We went to Kyoto for its ancient architecture, glorious temples and working geisha district, but were equally seduced by its great natural beauty, distinctive food culture and warm, friendly people.
It’s been fairly said that if you had time to visit just one Japanese city, that city should be Kyoto. Bounded by mountains to the west, north and east and bifurcated by the Kamo River, it’s a manageable size and easy to navigate by public transport and by foot.
Three Temples, Two Shrines and a Castle
Kiyomizu Temple is most famous for the terrace off its main hall, supported by 139 wooden pillars and constructed without nails – a marvel of joinery. The endless school groups that climb up to and descend from the temple along a picturesque lane are well catered to by shops selling traditional sweets and ice-cream cones in green tea or black sesame flavours.
Right next to the temple is the jolly Jishu Shrine, a huge hit with young people as it’s dedicated to love and the God of Matchmaking – a sort of 15th-century Cupid. Contrary to The Beatles’ opinion on the matter, it seems that money can buy love; or at least a lucky love charm. Interesting that it costs just 500 yen for a charm to “find a partner”, but 2,000 yen to “bind your love closer”.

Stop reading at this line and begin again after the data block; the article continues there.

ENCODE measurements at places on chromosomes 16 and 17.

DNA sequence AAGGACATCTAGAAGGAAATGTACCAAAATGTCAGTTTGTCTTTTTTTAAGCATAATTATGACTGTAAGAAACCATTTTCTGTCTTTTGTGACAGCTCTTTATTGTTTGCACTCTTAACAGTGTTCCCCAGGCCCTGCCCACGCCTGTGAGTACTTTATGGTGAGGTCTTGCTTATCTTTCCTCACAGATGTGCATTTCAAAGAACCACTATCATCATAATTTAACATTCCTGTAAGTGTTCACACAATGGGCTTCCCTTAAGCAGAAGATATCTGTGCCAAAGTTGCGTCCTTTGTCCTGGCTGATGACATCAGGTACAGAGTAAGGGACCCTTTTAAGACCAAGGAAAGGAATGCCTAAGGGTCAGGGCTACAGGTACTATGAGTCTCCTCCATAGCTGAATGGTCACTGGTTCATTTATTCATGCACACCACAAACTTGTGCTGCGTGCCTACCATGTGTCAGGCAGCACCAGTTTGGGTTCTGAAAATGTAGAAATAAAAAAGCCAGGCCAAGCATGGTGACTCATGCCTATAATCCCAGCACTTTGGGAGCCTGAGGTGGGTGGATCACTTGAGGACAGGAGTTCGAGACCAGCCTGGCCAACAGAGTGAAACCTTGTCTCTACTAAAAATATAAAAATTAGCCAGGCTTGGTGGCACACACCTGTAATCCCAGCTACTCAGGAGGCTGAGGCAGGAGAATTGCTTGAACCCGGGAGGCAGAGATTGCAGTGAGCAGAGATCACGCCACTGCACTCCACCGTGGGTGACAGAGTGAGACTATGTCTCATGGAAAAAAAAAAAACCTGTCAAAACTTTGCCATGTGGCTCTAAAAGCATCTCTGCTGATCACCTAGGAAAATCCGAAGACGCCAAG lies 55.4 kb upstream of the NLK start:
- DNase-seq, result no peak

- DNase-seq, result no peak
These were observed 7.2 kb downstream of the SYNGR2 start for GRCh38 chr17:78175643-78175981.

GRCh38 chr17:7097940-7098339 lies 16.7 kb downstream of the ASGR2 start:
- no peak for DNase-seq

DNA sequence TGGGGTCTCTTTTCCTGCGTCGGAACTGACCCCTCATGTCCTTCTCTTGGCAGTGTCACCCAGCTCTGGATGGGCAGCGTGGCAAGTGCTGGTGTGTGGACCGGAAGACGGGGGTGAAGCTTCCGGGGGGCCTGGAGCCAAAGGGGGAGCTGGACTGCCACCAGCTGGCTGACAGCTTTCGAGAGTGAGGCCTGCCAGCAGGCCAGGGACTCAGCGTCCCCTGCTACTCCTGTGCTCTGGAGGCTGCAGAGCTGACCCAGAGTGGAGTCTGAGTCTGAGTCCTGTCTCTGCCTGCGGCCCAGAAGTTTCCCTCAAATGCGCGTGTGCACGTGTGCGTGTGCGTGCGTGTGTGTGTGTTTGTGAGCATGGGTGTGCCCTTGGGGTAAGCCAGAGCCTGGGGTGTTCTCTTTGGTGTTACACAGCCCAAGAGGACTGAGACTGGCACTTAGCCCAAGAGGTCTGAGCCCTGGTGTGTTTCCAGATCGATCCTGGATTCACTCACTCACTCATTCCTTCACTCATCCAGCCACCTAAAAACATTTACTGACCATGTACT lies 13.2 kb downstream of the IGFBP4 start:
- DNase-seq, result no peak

It’s a pleasant hike from the hotel to the massive gates of Nanzenji Temple. We’re startled by the anachronistic appearance of an enormous and authentic-looking Roman aqueduct near the gates, until Miya-san explains that it was built in the late 19th century, after scholars visited Europe after the end of Japan’s self-imposed Isolation Period (1625 to 1968). Other ideas they brought back with them included British-style school uniforms and – more up-to-date, certainly, and perhaps a tad more useful – driving on the left side of the road, the steam engine and the railway.
From here, the pleasant mile-long Philosopher’s Walk winds across the mountain, past cosy-looking traditional houses and along a pretty little canal. It leads to Ginkakuji Temple, also known as the Silver Pavilion, which boasts a fine garden and steep stone steps up to a lovely view of Kyoto.
At the bright-orange-painted Chinese-style Heian Shrine, a little girl glorious in kimono is celebrating her seventh birthday with proud parents and grandparents; apparently, this is traditionally done on the third, fifth and seventh birthday.
Nijo Castle is a highlight of Kyoto. In the reception rooms of the stunning palace within its fortress walls are exquisite murals and tableaux of the shogun, with his female attendants or receiving the homage of feudal lords. We enjoy its “nightingale floors”, specially constructed so as to squeak and chirrup under the weight of a tiptoeing ninja spy, and evidence of the shogun’s paranoia.
Arts and Crafts
Also a walk from our hotel, the Kyoto Museum of Traditional Crafts has extensive displays of kimono-dyeing, fan-making, stone lantern-carving, Buddha altar-gilding, pottery glazing and other skills indispensable to the creature comforts of the shoguns of yore.